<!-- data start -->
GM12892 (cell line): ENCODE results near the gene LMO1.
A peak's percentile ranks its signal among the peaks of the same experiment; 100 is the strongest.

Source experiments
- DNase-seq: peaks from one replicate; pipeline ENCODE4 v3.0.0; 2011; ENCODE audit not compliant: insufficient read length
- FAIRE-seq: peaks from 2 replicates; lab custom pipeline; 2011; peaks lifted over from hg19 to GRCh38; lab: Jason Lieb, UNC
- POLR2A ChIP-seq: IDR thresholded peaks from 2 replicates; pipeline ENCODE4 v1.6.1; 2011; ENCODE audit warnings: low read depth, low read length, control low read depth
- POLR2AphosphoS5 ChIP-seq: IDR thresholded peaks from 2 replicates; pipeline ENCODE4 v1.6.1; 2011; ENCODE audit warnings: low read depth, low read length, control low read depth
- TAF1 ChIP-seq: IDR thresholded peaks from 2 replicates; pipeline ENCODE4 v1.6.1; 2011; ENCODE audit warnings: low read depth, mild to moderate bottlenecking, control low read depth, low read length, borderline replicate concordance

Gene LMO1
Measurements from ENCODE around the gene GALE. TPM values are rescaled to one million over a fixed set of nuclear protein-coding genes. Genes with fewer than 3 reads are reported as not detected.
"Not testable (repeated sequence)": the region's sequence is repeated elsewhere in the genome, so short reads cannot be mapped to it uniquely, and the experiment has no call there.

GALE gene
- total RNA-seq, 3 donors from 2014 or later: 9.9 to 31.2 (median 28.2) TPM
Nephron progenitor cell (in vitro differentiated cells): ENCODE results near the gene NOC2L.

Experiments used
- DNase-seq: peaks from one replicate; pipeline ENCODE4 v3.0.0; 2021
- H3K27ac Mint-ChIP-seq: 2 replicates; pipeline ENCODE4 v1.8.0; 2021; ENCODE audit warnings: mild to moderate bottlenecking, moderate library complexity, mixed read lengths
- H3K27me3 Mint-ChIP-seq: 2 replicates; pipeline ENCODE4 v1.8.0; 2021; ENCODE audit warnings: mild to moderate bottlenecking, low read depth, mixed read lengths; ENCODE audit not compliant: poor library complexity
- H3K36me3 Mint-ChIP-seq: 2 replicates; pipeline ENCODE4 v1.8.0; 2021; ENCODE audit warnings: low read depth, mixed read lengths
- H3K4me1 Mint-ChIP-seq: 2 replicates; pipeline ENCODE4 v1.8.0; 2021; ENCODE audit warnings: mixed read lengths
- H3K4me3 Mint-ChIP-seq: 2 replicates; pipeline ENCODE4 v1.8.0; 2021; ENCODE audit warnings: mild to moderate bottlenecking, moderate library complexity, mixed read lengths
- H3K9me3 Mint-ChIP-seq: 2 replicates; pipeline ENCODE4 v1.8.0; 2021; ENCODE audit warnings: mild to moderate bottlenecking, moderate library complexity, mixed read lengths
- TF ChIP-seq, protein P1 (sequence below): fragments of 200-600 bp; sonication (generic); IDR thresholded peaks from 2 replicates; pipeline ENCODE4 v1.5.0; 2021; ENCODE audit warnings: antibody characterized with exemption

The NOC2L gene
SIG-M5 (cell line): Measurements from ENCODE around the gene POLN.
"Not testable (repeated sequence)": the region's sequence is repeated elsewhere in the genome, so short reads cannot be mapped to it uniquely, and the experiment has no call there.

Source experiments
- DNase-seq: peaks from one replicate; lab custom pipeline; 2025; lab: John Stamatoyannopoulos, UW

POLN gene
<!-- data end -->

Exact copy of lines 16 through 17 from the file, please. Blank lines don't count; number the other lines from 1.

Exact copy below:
- DNase-seq: peaks from one replicate; pipeline ENCODE4 v3.0.0; 2021
- H3K27ac Mint-ChIP-seq: 2 replicates; pipeline ENCODE4 v1.8.0; 2021; ENCODE audit warnings: mild to moderate bottlenecking, moderate library complexity, mixed read lengths